Between rape blossom season and ripening – this is the correct harvesting period for rapeseed
In the EU agricultural land for rapeseed in the EU has decreased to a marked degree in the last few years. Among other factors, the adverse weather conditions and increasing pest pressure have resulted in a significant reduction in agricultural land. The record for the smallest area sown until now was achieved in Germany in 2018; in that year only 850,000 ha were sown. In France only 950,000 ha have been sown for this year’s harvest. In 2020 1.1 million ha were sown. Conversely, in Poland the agricultural land for rapeseed cultivation has remained relatively stable in the last three years, at just under 900,000 ha. The lowest level was reached in the EU for the 2019 harvest, when the area was a scant 5 million t. The area of rapeseed for the 2021 harvest is 5.2 million ha (excluding the United Kingdom, currently with 330,000 ha).
Differing climatic conditions for the growth of rapeseed prevail in Europe; in addition to the regional weather conditions, climate affects the blossom season. The weather in France is influenced predominantly by a maritime climate. In Germany the maritime climate is marked by continental influences. In Poland the prevailing climate is predominantly continental. The harvest season also moves accordingly, i.e. as a rule France is the first to begin threshing. In order to assess the development of the crops, it is possible to, among other things, analyse satellite images and in this way determine the correct period.
This year the field crops in Europe have come through the winter with varied success. In April France was hit by severe frosts; loss of revenue is to be expected. Current estimates start from a crop yield of 2.9 million t (previous year 3.3 million t). As in the previous year, a yield of approximately 3.5 million t is anticipated for Germany. Here, the crops are predominantly in good condition. However, by virtue of the cool months of April and May the overall development of the plants is lagging behind by about two to three weeks. The forecasts also anticipate a harvest like that of the previous year for Poland, at approximately 2.7 million tons. In order to undertake an accurate analysis of the influence of the weather, historic weather data from the respective locations are an advantage.
Achieving steady ripening for the rapeseed harvest
As well as the correct harvest period, the influence of the weather during the rosette stage is crucial for the yield, since the main shoots with numerous side shoots develop from the rosettes. The number of pods is also an important criterion for the yield. As is generally known, these ripen from above to below and thus are not all ready for harvesting at the same time. In addition, the harvesting period depends on the variety selected. The prerequisites for the correct harvest period are the proportion of brown pods and black seeds, as well as a moisture content of max. 11%. Rapeseed is frequently harvested too early, in order to avoid workload peaks in other crops or because there is a fear of a high failure rate. The crucial element for the yield here is how ripe the pods are in the middle and lower area of the plants. They make the greatest contribution to a high yield. If the upper pods are bursting open, this is still not an indication that the pods in the lower areas are also ready for harvesting. As a rule, these pre-harvest losses must be taken into account. Moreover, ripening at a steadier rate can be assisted by using growth regulators. They promote the development of the lateral shoots and limit growth in height. If ripening is inconsistent and there is heavy weed infestation a chemical product for quicker, more even ripening can be used. In this case various leaf herbicides can be used. If threshing is undertaken too early, this has a negative result not only on the oil content, but on the harvest as a whole. In addition, the unripe grains clog the combine harvester engine, which impedes the harvesting. There are various Farm Management Information Systems (FMIS), which allow you to view clearly and analyse the relevant data for the planning, monitoring and analysing of the procedures on the fields and provide documentation on the complete harvest.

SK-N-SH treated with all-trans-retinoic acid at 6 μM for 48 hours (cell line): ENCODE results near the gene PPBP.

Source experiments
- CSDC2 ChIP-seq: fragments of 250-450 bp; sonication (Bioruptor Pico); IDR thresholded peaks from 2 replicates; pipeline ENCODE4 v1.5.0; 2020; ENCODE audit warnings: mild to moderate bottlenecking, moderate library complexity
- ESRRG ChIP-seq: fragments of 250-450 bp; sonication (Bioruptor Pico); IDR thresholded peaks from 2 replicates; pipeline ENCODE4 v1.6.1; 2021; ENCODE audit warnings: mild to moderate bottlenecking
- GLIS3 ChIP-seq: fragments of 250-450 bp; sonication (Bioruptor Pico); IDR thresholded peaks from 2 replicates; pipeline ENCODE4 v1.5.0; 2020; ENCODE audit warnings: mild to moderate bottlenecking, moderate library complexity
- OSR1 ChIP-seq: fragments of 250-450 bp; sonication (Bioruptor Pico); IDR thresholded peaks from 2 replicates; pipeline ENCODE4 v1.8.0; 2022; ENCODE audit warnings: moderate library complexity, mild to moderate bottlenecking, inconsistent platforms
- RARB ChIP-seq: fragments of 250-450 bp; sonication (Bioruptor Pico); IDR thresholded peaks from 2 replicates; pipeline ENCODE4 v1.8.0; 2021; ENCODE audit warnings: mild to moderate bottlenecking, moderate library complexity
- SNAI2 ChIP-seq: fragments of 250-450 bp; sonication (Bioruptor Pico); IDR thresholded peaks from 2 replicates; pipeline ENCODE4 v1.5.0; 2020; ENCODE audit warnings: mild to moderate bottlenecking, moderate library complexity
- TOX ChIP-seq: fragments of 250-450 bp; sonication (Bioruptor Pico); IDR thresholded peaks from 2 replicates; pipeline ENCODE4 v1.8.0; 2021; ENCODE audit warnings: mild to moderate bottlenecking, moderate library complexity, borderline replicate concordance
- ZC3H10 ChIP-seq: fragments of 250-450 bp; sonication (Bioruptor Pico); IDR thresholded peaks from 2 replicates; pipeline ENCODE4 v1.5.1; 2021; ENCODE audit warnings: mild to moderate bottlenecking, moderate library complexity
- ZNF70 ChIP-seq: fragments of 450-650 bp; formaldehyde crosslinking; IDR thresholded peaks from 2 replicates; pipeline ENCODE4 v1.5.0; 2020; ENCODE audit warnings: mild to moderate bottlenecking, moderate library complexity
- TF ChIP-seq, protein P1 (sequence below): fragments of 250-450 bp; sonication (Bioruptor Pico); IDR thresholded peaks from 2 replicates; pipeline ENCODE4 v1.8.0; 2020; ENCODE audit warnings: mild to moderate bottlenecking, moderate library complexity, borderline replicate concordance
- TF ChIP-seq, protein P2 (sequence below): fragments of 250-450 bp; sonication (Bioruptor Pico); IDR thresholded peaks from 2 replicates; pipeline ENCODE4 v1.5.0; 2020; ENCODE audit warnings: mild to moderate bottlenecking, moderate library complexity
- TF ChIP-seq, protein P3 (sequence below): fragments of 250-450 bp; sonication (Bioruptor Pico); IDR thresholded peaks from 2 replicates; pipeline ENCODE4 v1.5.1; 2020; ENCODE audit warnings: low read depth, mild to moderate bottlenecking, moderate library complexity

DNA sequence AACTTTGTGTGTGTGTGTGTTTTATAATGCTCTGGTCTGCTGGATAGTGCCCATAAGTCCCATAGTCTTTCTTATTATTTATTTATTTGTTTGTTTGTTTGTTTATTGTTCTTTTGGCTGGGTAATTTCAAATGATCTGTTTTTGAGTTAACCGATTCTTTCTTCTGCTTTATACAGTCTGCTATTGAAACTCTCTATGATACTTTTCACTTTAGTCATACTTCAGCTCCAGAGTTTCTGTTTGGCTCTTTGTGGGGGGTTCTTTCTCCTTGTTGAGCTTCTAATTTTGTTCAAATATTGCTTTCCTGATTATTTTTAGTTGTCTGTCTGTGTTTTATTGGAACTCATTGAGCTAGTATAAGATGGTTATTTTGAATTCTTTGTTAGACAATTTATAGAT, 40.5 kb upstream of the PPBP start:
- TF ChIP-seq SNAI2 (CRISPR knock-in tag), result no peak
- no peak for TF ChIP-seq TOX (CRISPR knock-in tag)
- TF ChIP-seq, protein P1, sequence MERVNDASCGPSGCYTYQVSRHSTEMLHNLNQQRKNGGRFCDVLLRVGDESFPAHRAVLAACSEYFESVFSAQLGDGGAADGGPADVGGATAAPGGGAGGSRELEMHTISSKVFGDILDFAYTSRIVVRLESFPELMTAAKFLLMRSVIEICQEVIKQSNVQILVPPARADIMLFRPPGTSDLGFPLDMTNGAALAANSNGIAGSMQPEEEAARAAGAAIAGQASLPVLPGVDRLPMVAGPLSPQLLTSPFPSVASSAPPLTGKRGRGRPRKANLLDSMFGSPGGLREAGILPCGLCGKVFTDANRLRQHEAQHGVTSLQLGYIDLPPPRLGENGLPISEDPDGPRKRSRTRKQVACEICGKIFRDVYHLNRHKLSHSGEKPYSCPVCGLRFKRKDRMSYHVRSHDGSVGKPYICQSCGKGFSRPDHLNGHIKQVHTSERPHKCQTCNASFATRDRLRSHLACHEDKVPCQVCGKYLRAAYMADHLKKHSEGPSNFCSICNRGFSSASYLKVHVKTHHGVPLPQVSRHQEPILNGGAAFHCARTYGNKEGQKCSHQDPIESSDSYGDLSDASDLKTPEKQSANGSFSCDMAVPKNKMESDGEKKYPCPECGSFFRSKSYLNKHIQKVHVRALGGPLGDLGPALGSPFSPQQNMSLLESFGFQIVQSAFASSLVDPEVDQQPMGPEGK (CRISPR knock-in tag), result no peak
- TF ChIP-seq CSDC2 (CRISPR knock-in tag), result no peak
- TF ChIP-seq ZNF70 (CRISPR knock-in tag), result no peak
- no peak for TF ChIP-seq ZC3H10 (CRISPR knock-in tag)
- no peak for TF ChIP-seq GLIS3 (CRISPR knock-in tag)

Preventing volunteer rape
If the rapeseed seeds fall from the pods before or during harvesting and germinate again in the subsequent crop, we talk about volunteer rape. High proportions of volunteer rape jeopardise the cultivation stability, cause higher costs and can greatly reduce the yield. The rule of thumb is that, if the proportion of volunteer rape is approximately 10%, the yield potential of the main crop is impaired by at least 5%.
Soil cultivation, which should be undertaken immediately after harvesting, is crucial for the reduction of volunteer rape. The more time, which elapses between the harvest period and subsequent cultivation, the more chances there are to control volunteer rape. The aim of soil cultivation is to stimulate the rape seeds to germinate. It has been shown that shallow tillage to a maximum depth of 3–4 cm is the most suitable system. If there is sufficient moisture in the soil the greatest part of the volunteer rape sprouts of its own accord. Conversely, if the soil is tilled to a greater depth, the seeds are buried and become dormant. Then the seeds are able to sprout continuously in the following year. Another method for reducing the proportion of volunteer rape involves a higher sowing density. With this method, the higher sowing density improves the suppression of the competitively more inhibited volunteer rape.